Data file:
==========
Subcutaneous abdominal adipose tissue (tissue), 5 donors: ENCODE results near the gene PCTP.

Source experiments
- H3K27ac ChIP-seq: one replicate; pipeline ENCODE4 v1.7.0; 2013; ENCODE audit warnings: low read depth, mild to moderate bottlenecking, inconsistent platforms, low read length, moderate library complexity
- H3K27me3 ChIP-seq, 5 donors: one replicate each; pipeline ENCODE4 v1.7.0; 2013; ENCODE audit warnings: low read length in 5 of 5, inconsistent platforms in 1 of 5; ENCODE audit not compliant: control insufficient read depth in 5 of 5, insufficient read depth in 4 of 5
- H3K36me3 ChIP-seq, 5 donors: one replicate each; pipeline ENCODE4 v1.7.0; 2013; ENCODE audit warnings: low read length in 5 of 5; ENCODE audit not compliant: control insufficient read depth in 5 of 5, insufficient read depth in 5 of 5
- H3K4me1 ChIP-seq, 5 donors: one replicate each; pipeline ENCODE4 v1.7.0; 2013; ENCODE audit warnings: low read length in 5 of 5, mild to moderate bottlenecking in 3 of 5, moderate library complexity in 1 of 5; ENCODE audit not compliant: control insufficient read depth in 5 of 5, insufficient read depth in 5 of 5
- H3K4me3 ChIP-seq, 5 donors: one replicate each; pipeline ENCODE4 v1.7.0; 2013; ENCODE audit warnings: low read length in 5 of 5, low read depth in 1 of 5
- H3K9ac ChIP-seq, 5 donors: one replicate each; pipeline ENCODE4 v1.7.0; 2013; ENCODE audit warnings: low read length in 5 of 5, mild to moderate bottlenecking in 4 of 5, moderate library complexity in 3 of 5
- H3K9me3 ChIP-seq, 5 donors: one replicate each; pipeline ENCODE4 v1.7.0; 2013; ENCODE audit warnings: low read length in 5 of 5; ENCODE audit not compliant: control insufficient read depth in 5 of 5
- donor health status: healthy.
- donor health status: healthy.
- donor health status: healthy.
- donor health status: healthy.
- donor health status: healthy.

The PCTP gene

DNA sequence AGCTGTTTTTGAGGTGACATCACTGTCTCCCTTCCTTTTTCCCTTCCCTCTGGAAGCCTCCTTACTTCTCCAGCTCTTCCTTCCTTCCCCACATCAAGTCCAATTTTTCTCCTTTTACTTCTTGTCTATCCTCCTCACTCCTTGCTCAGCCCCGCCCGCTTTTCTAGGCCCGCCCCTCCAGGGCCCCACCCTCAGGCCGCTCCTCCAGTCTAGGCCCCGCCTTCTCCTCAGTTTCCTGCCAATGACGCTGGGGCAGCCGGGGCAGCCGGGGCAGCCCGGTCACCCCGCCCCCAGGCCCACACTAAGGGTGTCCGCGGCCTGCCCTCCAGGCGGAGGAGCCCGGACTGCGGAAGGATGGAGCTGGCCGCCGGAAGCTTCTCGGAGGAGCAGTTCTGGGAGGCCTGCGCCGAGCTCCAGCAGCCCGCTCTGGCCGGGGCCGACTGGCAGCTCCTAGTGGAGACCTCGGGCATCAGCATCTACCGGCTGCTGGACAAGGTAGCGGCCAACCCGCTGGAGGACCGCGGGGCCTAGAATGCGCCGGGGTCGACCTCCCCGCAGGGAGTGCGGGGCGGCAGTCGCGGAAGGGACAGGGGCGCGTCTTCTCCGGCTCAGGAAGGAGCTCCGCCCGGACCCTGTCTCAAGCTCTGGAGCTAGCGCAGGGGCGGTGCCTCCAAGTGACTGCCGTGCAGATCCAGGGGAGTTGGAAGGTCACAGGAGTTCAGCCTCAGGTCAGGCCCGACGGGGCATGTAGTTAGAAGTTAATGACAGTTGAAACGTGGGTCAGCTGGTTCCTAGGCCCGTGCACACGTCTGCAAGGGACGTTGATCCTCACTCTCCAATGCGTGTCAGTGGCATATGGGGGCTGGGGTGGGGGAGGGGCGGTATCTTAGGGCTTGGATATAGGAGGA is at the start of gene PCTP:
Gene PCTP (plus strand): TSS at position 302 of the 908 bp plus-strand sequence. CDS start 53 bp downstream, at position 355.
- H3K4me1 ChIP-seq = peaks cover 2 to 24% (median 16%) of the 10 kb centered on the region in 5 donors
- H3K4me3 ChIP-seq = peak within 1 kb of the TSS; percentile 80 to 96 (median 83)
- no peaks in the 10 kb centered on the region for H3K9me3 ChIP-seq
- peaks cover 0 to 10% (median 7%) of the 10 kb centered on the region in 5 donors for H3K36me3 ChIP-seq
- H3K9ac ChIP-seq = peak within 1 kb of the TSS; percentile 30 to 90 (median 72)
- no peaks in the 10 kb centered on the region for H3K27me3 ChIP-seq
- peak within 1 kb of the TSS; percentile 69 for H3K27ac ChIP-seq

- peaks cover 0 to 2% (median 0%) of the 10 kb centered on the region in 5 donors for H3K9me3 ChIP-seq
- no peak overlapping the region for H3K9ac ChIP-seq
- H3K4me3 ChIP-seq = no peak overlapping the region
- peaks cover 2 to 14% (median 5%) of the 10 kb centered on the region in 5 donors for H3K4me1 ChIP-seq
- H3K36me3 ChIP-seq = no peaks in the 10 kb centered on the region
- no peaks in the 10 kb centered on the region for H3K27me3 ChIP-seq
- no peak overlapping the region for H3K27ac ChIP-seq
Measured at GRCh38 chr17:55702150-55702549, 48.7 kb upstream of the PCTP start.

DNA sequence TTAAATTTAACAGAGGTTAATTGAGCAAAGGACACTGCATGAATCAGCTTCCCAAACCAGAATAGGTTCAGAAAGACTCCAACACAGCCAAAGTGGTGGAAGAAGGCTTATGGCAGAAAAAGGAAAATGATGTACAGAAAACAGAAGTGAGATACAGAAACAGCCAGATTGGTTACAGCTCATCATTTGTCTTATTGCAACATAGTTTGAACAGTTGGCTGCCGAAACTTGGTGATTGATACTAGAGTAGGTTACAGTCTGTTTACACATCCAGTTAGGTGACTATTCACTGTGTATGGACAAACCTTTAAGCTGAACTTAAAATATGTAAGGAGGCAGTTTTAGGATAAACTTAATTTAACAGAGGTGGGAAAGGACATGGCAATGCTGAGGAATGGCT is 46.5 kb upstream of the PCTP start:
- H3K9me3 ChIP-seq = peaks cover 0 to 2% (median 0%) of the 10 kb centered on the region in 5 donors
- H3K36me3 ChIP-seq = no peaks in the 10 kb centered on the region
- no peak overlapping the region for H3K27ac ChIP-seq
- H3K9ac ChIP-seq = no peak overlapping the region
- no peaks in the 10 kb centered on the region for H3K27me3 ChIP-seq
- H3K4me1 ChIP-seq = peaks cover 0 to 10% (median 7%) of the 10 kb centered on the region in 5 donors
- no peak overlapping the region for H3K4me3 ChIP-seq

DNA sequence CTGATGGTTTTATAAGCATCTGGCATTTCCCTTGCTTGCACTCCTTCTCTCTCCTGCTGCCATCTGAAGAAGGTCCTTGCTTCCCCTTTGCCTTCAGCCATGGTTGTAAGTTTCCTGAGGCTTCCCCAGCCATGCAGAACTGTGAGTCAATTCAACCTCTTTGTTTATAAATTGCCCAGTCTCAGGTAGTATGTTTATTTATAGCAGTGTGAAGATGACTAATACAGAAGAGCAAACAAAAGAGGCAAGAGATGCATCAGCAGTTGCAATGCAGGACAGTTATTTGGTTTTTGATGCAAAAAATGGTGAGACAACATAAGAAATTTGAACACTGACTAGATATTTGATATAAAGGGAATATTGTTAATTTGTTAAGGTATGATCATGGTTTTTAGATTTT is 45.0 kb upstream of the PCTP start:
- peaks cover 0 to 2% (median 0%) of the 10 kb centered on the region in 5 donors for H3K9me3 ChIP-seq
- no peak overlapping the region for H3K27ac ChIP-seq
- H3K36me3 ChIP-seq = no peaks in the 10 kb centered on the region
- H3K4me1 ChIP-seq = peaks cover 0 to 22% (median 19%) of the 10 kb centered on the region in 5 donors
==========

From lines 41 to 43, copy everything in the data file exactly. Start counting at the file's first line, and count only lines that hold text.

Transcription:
DNA sequence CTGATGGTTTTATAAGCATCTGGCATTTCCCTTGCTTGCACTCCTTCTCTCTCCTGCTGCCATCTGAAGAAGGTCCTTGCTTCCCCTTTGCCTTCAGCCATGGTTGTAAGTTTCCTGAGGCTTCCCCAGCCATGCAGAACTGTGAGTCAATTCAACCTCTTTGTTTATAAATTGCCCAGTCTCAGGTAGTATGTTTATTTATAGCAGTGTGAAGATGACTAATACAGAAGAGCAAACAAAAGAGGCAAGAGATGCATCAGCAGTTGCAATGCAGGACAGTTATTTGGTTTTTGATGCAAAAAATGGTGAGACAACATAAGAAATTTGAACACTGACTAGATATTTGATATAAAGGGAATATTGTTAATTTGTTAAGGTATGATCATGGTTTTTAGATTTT is 45.0 kb upstream of the PCTP start:
- peaks cover 0 to 2% (median 0%) of the 10 kb centered on the region in 5 donors for H3K9me3 ChIP-seq
- no peak overlapping the region for H3K27ac ChIP-seq